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Three takeaways for why Google did so well this quarter. Hint: thank YouTube.

Google's stock soared Thursday after the technology giant reported that revenue had increased 11 percent to $17.7 billion and had seen an 17 percent jump in net income to $3.93 billion.

Its stock price, which had closed up 3.5 percent, jumped another 11 percent in after hours trading when Google's second quarter earnings were released. The company's new chief financial officer and Morgan Stanley transplant Ruth Porat said the company had made gains in its "core" areas: search traffic, mobile usage and YouTube viewership.

Here are the three biggest takeaways from Google's earnings report and subsequent investor conference call:

People love YouTube

That's not exactly a huge surprise, because who doesn't love watching cats attack vacuum cleaners?

The time people are spending watching YouTube was up 60 percent during the quarter compared with the same period last year. More men ages 18 to 49 watch YouTube on a daily basis than network television, Google said.

The average mobile viewing session lasts 40 minutes (which means you'd have to watch that video of the cat attacking the vacuum cleaner 34 more times).

More than 1 billion people a day watch something on YouTube, company executives said on the call, and as those viewers log on, advertisers show up.

And YouTube viewers are watching more ads than ever instead of clicking "skip" as soon as humanly possible, Google says.

And you know what that means: more ad money.

"When we see the real uptick [in viewership] and the extent to which users chose to watch more ads, advertisers want to reach this audience," said Porat.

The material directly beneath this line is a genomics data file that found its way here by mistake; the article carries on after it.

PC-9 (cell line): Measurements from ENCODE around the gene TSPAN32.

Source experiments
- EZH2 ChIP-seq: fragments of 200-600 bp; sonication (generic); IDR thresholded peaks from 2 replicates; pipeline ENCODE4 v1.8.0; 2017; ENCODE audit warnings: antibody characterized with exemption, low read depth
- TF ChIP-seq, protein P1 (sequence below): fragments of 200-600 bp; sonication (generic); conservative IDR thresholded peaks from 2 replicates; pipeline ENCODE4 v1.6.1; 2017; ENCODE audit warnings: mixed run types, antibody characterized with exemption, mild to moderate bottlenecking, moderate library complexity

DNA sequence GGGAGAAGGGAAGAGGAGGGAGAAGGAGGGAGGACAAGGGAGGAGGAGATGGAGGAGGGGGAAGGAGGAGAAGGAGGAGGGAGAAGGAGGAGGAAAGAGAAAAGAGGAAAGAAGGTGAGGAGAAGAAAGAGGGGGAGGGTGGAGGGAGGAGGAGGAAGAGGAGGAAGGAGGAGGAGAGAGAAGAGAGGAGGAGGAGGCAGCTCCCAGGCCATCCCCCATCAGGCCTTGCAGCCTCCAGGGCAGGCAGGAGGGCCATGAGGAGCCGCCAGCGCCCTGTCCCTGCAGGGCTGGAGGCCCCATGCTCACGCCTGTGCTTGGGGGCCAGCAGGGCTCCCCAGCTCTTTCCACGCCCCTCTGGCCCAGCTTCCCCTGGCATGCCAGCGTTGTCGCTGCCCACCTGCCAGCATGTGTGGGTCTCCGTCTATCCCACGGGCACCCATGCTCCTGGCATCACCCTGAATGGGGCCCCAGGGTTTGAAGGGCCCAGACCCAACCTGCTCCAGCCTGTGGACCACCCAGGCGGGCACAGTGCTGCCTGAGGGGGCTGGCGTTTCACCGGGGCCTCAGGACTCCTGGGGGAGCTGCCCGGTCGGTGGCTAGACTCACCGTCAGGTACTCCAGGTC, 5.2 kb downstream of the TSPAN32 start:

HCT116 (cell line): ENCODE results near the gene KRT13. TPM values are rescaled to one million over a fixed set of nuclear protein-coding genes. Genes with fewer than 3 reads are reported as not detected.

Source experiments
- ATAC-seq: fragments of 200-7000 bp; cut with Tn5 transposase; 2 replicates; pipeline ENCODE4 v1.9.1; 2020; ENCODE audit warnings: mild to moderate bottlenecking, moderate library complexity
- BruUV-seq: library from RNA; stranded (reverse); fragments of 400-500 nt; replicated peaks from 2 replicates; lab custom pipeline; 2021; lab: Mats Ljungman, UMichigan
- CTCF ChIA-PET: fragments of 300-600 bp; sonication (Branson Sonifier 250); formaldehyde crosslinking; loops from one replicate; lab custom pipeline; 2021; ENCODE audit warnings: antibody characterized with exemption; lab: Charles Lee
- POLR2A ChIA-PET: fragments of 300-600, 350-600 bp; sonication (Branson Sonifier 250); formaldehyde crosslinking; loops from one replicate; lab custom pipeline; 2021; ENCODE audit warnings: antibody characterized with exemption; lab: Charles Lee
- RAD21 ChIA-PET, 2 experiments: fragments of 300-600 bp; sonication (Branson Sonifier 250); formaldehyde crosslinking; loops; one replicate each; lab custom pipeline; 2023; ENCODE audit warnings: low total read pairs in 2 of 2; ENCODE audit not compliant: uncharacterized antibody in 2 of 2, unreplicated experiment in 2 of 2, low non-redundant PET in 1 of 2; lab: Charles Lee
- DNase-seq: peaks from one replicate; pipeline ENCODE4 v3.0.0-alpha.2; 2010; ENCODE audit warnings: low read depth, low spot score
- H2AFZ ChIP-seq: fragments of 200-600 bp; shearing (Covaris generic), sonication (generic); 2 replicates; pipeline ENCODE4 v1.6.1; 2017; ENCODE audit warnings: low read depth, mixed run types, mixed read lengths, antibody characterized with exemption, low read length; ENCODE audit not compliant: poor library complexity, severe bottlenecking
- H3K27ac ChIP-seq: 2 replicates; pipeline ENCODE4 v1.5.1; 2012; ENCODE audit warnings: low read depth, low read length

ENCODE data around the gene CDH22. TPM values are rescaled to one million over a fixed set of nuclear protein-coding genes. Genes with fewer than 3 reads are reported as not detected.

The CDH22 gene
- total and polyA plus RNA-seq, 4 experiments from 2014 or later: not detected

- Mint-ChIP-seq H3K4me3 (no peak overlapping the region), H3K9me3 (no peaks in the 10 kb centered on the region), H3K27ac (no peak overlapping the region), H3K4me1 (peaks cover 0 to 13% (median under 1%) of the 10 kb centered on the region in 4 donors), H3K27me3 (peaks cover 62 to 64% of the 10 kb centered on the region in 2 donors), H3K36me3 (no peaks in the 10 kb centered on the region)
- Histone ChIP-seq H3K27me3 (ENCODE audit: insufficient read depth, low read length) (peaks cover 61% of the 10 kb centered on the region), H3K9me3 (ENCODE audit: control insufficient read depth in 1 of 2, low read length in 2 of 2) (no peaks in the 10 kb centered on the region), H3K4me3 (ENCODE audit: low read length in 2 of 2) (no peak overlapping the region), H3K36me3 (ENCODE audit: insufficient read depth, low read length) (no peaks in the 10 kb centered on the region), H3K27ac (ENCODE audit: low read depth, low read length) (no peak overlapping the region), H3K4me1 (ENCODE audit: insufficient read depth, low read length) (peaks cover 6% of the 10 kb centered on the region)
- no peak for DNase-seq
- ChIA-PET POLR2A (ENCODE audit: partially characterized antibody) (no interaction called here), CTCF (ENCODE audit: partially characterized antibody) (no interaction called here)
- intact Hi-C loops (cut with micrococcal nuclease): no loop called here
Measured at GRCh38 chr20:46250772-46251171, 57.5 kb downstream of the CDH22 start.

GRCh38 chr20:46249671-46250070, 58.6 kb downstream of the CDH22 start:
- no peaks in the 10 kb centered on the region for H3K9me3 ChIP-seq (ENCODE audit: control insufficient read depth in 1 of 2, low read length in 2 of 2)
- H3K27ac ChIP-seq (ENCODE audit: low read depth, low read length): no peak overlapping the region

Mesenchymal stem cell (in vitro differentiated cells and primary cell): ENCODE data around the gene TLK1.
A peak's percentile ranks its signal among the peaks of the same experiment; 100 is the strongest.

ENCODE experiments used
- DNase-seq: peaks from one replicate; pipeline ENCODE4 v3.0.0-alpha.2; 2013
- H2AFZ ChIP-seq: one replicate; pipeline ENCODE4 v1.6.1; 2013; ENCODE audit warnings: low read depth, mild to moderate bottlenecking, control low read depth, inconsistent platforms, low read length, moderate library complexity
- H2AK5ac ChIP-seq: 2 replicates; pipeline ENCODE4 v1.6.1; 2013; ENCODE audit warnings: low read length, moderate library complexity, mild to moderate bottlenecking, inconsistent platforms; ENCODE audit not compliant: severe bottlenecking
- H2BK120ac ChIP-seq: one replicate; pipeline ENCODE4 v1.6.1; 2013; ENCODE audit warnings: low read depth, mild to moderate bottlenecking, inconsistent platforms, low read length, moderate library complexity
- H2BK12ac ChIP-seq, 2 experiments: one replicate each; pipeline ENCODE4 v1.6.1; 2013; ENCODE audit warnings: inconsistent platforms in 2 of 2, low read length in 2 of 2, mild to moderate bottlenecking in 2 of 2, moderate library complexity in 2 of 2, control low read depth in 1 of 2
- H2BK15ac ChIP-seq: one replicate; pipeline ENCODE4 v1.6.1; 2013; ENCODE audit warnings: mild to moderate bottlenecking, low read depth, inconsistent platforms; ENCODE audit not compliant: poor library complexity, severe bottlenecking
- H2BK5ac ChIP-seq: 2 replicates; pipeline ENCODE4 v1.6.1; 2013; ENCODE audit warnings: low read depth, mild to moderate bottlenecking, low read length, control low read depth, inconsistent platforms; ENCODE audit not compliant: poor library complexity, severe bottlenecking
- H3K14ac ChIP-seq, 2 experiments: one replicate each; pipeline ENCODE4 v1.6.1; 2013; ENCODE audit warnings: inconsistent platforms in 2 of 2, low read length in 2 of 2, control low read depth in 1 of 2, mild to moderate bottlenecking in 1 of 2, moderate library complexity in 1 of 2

Google is going mobile

In 10 different countries, including the United States, United Kingdom and Japan, the nations with the largest Internet audiences, mobile Google searches outnumber desktop searches, the company said.

And mobile searches are more likely geared toward immediate action. Think about it this way: If you're out with friends and want to find a bar in the area, you're more likely to grab your smartphone than run to your local library to find a desktop.

"Solving problems for users at scale ultimately leads to monetization opportunities," Porat said.

And things could have been better

Porat mentioned multiple times on the investors call that the company's earnings could have been even better if the U.S. dollar wasn't so darn strong.

Revenue only grew 11 percent, but it could have been up 19 percent if other world currencies had fared better. Google also said it cut costs by 10 percent from this time a year ago, but saw a hiring increase of 18 percent.

Porat insisted the company would continue to invest in the life science sector and keep pouring resources into research and development even though certain projects might not be profitable yet. Remember the Android ecosystem of devices, she asked analysts on the call. That used to be experimental. Now it's a central tenant of Google's hardware strategy.